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Digital Subscriptions > MusicTech > May-18 > UNIVERSAL AUDIO Arrow £440


UA stole the NAMM show with Arrow, its first Thunderbolt 3 interface. Andy Jones loads his bow with an interface that will tempt many to the UAD world…


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It’s not often I buy a new computer to do a review, but that’s exactly what happened when the Universal Audio Arrow arrived. To enjoy all of the added Thunderbolt 3 speed and mobility that Arrow has, you will need a computer with some of that interfacing connectivity. While there are cable solutions to convert Thunderbolt 2 to 3 and vice versa, Arrow is unsupported on any such backwardscompatible TB-2 setup. You need Thunderbolt 3 – it’s as simple as that. I’m now facing 16 monthly instalments of £156. Just don’t tell my wife or the kids, who, once again, will lack a holiday this year… But was it worth it?


On the face of it, the answer is already a ‘yes’. This is a cost-effective UA interface that comes bundled with some of the company’s effects. I will cover some of the new format’s advantages in more detail later, but what we’re really focussing in on is Universal’s first foray into the world of mobile interfacing, and the plug-ins that you get for the money.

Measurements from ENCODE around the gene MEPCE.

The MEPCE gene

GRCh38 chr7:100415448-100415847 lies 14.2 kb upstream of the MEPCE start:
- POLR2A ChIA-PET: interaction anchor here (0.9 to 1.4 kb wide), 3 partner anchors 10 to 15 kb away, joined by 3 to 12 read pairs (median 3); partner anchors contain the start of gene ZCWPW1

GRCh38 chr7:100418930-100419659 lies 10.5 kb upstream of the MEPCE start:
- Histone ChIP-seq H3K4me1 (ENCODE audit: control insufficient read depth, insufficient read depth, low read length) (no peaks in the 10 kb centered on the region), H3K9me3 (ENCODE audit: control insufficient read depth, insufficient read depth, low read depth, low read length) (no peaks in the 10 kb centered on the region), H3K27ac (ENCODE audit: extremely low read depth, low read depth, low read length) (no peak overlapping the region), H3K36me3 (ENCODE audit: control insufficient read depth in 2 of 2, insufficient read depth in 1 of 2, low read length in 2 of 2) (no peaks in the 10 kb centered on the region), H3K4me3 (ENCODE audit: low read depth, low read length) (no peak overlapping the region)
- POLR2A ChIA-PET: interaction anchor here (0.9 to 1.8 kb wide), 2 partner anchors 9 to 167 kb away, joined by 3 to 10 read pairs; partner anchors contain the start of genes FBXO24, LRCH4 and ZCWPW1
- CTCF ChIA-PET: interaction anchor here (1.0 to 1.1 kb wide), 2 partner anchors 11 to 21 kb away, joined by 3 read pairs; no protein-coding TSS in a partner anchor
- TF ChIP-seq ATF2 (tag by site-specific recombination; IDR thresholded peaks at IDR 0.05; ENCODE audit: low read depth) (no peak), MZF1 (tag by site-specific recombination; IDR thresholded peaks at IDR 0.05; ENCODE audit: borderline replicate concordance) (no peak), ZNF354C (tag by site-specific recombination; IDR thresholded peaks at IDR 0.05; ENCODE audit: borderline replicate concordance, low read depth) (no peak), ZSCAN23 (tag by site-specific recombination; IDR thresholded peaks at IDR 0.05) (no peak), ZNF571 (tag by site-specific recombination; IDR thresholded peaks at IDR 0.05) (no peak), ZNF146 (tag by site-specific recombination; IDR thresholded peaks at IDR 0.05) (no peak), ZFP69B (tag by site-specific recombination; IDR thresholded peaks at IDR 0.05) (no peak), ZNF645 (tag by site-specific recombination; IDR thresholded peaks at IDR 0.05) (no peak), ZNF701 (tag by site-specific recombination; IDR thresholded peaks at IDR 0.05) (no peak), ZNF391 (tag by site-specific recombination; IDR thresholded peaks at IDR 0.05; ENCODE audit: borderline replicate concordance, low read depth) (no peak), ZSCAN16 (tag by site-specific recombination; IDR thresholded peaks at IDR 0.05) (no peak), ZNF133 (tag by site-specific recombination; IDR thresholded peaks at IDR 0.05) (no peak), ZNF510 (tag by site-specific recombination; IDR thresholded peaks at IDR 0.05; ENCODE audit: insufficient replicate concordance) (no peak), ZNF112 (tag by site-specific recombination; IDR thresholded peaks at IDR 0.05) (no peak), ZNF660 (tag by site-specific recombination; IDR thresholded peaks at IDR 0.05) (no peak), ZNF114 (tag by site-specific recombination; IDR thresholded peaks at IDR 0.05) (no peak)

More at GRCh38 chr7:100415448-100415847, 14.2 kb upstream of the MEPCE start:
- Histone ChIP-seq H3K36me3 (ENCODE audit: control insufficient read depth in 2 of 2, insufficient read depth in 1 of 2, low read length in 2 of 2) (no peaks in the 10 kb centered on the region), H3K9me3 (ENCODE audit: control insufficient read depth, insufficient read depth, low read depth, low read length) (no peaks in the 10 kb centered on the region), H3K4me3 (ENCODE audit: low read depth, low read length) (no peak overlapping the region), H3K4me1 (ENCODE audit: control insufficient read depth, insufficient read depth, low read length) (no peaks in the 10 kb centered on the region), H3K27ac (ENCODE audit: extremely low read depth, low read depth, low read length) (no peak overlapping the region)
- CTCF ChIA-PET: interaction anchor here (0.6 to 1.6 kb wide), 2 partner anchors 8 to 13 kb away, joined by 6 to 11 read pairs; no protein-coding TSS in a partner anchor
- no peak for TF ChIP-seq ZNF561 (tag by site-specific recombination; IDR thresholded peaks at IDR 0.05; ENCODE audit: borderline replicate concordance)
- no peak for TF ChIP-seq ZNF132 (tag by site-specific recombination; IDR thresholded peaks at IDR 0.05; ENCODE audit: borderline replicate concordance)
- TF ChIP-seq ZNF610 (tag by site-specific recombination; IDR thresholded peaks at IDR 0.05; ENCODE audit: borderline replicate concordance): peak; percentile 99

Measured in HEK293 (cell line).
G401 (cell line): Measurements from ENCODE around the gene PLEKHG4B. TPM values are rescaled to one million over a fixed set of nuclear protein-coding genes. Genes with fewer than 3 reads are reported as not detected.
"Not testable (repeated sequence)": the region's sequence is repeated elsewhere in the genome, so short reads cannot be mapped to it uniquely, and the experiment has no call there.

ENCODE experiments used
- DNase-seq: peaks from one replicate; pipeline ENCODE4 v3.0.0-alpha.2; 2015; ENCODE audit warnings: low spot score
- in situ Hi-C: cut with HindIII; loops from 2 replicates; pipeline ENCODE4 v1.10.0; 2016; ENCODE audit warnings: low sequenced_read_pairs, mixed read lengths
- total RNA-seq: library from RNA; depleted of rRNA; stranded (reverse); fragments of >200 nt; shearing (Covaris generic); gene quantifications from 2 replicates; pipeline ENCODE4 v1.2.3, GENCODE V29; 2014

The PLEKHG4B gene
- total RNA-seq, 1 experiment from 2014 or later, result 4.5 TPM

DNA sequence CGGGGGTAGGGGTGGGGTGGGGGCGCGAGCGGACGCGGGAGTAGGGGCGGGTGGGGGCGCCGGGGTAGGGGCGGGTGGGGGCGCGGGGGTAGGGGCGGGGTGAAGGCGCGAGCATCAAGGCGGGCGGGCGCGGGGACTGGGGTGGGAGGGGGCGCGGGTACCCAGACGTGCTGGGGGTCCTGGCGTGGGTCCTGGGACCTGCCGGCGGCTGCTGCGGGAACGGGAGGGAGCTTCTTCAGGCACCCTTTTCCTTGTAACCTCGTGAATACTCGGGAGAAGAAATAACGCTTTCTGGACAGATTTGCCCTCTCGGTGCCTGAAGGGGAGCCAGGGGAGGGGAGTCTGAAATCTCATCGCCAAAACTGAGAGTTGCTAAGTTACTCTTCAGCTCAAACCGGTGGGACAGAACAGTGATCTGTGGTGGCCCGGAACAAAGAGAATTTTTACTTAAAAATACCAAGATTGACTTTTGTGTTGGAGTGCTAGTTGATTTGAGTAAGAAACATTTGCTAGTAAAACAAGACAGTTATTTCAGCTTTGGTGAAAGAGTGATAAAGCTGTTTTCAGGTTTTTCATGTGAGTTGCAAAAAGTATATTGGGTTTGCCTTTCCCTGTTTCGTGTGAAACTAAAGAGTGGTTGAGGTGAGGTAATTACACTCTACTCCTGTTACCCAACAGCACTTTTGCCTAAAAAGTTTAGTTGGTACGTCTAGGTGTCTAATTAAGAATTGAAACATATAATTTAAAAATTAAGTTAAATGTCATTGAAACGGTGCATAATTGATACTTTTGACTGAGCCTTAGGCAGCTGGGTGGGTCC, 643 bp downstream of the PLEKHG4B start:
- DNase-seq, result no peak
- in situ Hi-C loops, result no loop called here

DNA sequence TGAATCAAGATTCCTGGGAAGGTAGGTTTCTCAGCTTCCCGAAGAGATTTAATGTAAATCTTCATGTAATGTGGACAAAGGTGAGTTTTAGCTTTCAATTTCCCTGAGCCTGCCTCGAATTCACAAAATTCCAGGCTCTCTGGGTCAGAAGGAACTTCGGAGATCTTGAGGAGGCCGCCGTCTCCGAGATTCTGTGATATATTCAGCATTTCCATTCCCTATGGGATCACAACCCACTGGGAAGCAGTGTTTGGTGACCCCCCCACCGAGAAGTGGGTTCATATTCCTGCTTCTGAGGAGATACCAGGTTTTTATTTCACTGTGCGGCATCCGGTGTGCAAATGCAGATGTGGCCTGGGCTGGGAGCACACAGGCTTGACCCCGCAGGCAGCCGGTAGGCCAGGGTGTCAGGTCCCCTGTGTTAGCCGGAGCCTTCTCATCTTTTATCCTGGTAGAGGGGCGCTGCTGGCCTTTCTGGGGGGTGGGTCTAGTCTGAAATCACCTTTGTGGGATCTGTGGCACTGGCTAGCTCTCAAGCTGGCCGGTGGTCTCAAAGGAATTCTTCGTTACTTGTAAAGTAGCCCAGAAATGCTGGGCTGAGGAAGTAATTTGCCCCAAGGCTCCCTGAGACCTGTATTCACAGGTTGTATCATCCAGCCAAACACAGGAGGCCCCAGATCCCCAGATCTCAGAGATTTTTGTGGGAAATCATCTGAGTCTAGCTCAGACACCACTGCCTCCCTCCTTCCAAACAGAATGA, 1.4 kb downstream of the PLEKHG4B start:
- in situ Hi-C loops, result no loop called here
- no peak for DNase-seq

The other aim of this review is to explain Universal Audio’s approach to its hardware and software, which we haven’t done for a while. And that’s because Arrow is so competitively priced, we think that many will be tempted to take their first steps into the UAD world.

Universal Audio actually has a couple of histories. The early one began some seven decades ago when Bill Putnam – who engineered the stars of the day, including Sinatra and Ray Charles – started several enterprises including Universal Audio, Studio Electronics and UREI that would yield gear including the 610 console, the 1176 compressor and, via the purchase of Teletronix, the LA-2A compressor.

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